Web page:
‘Paint Social’ at Tully House reentry program supports self-reflection, creativity

‘Paint Social’ at Tully House reentry program supports self-reflection, creativity

For many decades, many correctional officials have sought to include art – music, dance, writing, painting, even photography – into pro-social programming for incarcerated and formerly incarcerated individuals as a way to encourage self-reflection, boost creativity and support the creation of something positive. In July, GEO Reentry’s Tully House Residential Reentry Center tapped into this strategy to host a “Paint Social” for the facility’s residents, and the result was positive for staff and program residents.

Fifteen participants signed up and painted a variety of subjects, including colorful flamingoes, landscapes, portraits and more. While painting, the participants discussed their paintings with each other while enjoying coffee and cake. Participants also expressed the thought behind their work as they were painting, and many generated a number of titles for their paintings, including “The Thang,” “The House,” “Life, Proud, The Look,” and “The Runaway Cell Phone.”

The Paint Social was coordinated by Samantha Brooks, the center’s education manager. Ms. Brooks, who is always seeking new ways to engage Tully House residents in learning as a path to creating better lives, was supported by Ms. Lord, office administrator, and other center staff.

“We welcome teaching aids that provide residents with tools that will improve thinking processes,” said Richard McCourt, GEO Reentry senior area manager. “Within the painting exercise is the lesson of decision-making, problem-solving, and socialization, all of which supports the other reentry programming we deliver.”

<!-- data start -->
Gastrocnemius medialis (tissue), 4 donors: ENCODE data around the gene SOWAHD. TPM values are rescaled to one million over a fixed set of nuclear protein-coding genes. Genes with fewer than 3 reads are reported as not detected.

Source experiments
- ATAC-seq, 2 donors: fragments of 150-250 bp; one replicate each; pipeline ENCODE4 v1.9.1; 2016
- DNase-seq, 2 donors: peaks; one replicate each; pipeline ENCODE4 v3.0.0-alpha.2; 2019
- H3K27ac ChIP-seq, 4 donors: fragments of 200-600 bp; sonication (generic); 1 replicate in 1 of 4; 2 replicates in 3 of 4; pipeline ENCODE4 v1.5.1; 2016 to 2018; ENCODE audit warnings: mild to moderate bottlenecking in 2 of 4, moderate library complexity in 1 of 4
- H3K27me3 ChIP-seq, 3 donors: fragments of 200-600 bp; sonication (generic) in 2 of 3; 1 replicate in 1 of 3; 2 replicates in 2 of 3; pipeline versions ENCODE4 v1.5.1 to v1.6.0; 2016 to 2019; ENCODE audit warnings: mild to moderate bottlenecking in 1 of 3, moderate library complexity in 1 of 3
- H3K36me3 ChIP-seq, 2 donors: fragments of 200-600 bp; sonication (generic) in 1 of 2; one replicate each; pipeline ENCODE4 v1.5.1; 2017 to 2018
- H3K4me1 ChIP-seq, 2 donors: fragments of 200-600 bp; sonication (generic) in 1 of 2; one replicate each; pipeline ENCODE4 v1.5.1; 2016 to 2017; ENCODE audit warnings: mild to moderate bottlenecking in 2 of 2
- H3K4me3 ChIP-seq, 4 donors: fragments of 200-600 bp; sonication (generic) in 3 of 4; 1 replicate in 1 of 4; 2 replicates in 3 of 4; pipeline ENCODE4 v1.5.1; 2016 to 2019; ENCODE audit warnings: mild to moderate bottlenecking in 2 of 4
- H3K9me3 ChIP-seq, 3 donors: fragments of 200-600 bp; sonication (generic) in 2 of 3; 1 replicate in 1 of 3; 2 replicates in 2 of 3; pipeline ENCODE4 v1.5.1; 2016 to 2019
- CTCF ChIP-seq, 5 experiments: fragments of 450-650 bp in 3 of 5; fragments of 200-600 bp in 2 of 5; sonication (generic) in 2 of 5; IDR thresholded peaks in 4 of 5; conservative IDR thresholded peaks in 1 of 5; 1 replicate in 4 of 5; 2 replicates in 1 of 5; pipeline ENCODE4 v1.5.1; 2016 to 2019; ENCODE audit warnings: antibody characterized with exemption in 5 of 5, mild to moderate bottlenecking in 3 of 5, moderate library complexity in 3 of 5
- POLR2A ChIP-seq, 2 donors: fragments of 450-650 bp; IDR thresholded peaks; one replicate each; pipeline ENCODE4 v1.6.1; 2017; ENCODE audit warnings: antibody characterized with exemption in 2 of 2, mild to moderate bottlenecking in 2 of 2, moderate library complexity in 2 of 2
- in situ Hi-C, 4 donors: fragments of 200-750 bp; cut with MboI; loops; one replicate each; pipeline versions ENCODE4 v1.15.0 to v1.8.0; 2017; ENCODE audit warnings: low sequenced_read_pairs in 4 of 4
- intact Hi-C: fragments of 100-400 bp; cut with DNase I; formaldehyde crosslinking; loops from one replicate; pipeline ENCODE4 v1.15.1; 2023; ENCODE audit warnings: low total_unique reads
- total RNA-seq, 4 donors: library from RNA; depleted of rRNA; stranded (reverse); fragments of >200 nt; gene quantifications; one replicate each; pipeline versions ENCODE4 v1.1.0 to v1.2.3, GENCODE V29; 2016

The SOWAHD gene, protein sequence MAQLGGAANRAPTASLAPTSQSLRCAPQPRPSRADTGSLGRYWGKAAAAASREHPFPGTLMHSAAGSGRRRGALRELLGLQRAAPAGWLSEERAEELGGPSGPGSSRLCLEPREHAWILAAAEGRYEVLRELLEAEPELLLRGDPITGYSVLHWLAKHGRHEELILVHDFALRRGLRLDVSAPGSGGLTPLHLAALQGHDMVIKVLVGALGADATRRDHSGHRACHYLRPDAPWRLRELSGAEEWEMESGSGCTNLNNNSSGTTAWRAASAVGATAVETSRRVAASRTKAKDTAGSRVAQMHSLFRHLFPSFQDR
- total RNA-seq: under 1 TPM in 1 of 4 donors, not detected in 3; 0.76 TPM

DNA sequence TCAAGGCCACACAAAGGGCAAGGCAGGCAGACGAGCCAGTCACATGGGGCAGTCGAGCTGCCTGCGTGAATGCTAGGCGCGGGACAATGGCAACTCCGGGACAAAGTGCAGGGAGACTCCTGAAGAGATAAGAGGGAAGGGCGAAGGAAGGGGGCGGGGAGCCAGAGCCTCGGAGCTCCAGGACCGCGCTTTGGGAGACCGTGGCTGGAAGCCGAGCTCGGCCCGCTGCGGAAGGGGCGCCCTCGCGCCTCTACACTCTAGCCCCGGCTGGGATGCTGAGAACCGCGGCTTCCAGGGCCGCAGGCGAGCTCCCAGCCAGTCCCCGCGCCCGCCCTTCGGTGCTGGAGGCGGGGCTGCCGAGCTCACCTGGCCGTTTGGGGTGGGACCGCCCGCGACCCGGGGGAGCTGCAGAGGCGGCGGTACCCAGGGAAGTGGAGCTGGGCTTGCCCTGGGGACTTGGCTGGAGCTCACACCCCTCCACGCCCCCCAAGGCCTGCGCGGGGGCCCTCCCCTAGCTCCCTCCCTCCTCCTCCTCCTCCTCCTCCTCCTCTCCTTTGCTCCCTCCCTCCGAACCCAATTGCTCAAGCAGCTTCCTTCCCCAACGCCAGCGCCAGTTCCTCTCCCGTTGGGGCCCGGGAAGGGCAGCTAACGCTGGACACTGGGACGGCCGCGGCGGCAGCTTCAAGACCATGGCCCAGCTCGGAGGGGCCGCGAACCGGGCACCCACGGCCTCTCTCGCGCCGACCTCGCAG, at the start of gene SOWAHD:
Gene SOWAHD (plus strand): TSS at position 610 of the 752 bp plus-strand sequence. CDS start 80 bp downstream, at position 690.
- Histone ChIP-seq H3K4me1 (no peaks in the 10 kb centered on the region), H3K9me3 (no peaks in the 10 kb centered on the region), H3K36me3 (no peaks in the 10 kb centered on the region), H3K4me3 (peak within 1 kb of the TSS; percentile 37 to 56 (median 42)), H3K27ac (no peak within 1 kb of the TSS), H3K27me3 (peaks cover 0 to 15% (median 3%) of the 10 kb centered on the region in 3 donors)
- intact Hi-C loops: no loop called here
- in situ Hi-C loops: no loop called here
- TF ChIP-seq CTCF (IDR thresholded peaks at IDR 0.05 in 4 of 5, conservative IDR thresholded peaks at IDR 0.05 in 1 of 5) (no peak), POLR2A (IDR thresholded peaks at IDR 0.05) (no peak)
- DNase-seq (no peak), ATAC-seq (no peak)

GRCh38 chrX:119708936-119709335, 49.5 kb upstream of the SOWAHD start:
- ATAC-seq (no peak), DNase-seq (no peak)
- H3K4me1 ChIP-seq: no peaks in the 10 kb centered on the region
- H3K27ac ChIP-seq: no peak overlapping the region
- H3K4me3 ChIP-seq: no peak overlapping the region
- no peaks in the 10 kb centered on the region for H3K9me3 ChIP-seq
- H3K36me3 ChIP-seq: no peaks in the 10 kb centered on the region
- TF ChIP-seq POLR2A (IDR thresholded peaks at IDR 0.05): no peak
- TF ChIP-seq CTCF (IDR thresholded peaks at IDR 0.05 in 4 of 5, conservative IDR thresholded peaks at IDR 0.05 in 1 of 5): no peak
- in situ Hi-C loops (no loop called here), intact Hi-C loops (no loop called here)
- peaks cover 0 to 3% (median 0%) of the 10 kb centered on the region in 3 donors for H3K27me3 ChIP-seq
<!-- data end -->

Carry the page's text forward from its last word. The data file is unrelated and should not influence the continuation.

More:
Tully House is a residential reentry center that provides more than 300 participants with intensive supervision and treatment services, coupled with work release and vocational, educational, and college education referral services. Participants are referred to Tully House with a goal of reuniting residents with their families, reestablishing healthy family relationships, and reintegrating individuals successfully back to community life.

“I enjoyed the event and I hope we could have more events like this,” said one resident who appreciated the opportunity to paint as a means of expression. Residents suggested similar sentiments, remarking that they enjoyed the opportunity for creative expression while sharing ideas and choices made through painting.